The bull run preceding the recent rout pushed up the Shanghai and Shenzhen markets by almost 150 percent since November.
Both markets then suffered a sharp dive of about 30 percent.
Yet most investors can bear this reversal, considering the extent of the previous rally.
People may have lost part of their quick profits, but their capital should remain unscathed.
Obviously, however, those who have leveraged large sums for speculation may find themselves in dire straits.
With its propaganda machinery, Beijing spared no effort propping up market sentiment during the rally.
Some individual investors — subscribing to the notion that Beijing would never let the market turn bearish — jumped onto the bandwagon, betting money they did not own.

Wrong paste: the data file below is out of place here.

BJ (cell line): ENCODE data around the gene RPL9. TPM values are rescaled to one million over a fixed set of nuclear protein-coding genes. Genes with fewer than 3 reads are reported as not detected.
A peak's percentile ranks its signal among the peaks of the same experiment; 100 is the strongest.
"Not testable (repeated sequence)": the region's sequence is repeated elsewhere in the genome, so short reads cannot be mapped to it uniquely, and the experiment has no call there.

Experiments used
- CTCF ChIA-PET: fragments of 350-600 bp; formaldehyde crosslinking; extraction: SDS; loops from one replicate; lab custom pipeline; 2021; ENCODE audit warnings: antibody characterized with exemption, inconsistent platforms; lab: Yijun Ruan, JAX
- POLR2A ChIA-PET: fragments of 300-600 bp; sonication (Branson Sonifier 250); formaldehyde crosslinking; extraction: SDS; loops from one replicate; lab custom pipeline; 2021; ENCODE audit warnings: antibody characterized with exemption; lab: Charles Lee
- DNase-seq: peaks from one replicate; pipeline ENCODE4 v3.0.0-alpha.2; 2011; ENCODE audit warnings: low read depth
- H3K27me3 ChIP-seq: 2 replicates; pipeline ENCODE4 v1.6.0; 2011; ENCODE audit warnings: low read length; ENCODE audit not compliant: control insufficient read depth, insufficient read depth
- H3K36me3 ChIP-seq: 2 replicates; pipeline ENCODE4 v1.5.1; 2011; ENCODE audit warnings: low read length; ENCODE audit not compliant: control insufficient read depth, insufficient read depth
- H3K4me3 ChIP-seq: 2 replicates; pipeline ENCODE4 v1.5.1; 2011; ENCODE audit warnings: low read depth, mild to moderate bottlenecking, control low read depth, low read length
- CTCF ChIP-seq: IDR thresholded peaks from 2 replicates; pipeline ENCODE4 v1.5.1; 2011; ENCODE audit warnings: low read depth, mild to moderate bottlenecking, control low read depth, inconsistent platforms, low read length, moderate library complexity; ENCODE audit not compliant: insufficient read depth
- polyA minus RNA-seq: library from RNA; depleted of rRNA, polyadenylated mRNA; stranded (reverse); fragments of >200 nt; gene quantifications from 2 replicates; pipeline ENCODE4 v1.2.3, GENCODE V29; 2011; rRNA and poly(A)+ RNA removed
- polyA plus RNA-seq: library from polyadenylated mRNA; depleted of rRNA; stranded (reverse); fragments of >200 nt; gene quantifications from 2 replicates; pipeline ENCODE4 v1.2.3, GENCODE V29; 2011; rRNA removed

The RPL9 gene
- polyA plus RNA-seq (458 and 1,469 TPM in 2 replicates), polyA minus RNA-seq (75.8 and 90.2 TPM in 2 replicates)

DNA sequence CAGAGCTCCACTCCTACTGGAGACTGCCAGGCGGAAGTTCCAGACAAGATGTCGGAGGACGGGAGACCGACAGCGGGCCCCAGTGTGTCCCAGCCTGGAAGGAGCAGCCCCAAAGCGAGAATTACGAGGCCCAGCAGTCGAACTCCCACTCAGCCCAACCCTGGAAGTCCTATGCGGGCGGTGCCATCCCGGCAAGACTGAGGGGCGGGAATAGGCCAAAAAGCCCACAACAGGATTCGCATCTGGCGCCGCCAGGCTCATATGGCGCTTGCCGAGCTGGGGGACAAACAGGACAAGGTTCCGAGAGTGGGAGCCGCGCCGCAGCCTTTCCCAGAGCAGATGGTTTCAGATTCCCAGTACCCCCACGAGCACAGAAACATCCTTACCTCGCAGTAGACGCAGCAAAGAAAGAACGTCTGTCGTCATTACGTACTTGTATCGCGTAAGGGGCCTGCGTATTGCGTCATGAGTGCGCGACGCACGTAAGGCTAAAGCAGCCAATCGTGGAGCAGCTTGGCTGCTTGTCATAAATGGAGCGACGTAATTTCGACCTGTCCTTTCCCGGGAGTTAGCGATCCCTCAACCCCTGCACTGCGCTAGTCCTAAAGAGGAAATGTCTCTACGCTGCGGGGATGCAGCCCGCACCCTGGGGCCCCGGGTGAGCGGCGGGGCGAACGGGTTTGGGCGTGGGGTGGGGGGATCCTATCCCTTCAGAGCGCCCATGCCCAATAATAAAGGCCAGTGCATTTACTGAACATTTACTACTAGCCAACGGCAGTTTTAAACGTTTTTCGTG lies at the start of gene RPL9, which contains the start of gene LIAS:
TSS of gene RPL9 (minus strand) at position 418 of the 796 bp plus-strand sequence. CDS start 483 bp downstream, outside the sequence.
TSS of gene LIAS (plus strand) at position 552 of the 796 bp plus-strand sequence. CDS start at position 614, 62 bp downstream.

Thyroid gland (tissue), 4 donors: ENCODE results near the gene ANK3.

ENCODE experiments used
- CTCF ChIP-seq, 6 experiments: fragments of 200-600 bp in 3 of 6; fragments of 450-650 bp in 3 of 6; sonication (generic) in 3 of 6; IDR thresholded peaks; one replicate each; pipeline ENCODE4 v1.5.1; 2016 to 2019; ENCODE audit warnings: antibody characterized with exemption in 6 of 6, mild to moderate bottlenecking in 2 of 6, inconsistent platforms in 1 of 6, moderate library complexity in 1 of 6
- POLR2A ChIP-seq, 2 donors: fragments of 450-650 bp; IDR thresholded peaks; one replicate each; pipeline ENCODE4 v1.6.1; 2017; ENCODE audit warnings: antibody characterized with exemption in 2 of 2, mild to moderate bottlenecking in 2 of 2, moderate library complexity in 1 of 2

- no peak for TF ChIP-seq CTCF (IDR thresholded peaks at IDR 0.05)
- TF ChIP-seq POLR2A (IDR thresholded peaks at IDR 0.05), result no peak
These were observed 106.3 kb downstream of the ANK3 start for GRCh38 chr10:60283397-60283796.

Mainland media reports say that up to 2 trillion yuan (US$320 billion) worth of funds have entered the market.
Much of that came from margin financing as investors borrowed money from brokerages using stocks as collateral.
Along with other, shady capital, 10-20 percent of the funds circulating in the stock market likely involves some sort of leverage, and this estimate is on the conservative side.
Worse still, not a few of the first-time stock market investors are addicted to leverage, with a gearing ratio of nine times or more.
Against that backdrop, whenever there is a major slump, Beijing will have to rush to the rescue for the sake of social stability.
Given the political reality in the mainland, the argument that Beijing is confident about and capable of coping with all sorts of challenges is not at all overstated.
Thanks to China’s overall national strength, Beijing is well equipped to pour resources into maintaining stability even if the rescue operation will incur hefty costs.
It would be humiliating to the assertive central government at the wheel of the world’s No. 2 economy if it fails to get the job done in taming and rekindling the market.
What will the Chinese stock market look like after Beijing’s barely disguised meddling?